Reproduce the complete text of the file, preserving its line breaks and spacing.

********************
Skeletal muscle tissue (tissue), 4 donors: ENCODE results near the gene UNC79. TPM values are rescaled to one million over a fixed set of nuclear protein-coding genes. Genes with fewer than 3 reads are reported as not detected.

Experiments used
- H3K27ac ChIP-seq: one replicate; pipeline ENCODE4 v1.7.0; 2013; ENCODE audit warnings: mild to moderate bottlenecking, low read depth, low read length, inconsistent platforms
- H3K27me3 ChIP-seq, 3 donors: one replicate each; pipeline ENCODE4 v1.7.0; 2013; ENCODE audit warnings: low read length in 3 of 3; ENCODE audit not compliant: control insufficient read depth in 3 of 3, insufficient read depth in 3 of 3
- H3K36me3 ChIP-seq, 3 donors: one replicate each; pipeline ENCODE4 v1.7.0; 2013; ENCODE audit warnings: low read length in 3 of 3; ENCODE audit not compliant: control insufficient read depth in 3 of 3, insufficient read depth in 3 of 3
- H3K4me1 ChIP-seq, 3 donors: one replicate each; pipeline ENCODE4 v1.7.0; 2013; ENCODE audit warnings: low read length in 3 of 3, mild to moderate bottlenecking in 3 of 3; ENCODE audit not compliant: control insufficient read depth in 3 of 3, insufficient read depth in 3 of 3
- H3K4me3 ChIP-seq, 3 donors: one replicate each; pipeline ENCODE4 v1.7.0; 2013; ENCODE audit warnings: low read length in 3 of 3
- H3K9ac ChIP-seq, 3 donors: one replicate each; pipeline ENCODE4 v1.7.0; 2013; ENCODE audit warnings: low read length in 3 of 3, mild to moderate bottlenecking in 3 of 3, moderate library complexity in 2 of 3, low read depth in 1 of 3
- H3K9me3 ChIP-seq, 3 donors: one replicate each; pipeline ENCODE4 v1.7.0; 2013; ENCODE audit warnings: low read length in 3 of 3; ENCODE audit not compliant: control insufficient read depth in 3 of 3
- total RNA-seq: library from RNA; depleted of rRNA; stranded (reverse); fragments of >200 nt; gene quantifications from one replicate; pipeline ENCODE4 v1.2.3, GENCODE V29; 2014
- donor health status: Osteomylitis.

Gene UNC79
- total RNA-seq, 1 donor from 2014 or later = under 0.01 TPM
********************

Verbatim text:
Skeletal muscle tissue (tissue), 4 donors: ENCODE results near the gene UNC79. TPM values are rescaled to one million over a fixed set of nuclear protein-coding genes. Genes with fewer than 3 reads are reported as not detected.

Experiments used
- H3K27ac ChIP-seq: one replicate; pipeline ENCODE4 v1.7.0; 2013; ENCODE audit warnings: mild to moderate bottlenecking, low read depth, low read length, inconsistent platforms
- H3K27me3 ChIP-seq, 3 donors: one replicate each; pipeline ENCODE4 v1.7.0; 2013; ENCODE audit warnings: low read length in 3 of 3; ENCODE audit not compliant: control insufficient read depth in 3 of 3, insufficient read depth in 3 of 3
- H3K36me3 ChIP-seq, 3 donors: one replicate each; pipeline ENCODE4 v1.7.0; 2013; ENCODE audit warnings: low read length in 3 of 3; ENCODE audit not compliant: control insufficient read depth in 3 of 3, insufficient read depth in 3 of 3
- H3K4me1 ChIP-seq, 3 donors: one replicate each; pipeline ENCODE4 v1.7.0; 2013; ENCODE audit warnings: low read length in 3 of 3, mild to moderate bottlenecking in 3 of 3; ENCODE audit not compliant: control insufficient read depth in 3 of 3, insufficient read depth in 3 of 3
- H3K4me3 ChIP-seq, 3 donors: one replicate each; pipeline ENCODE4 v1.7.0; 2013; ENCODE audit warnings: low read length in 3 of 3
- H3K9ac ChIP-seq, 3 donors: one replicate each; pipeline ENCODE4 v1.7.0; 2013; ENCODE audit warnings: low read length in 3 of 3, mild to moderate bottlenecking in 3 of 3, moderate library complexity in 2 of 3, low read depth in 1 of 3
- H3K9me3 ChIP-seq, 3 donors: one replicate each; pipeline ENCODE4 v1.7.0; 2013; ENCODE audit warnings: low read length in 3 of 3; ENCODE audit not compliant: control insufficient read depth in 3 of 3
- total RNA-seq: library from RNA; depleted of rRNA; stranded (reverse); fragments of >200 nt; gene quantifications from one replicate; pipeline ENCODE4 v1.2.3, GENCODE V29; 2014
- donor health status: Osteomylitis.

Gene UNC79
- total RNA-seq, 1 donor from 2014 or later = under 0.01 TPM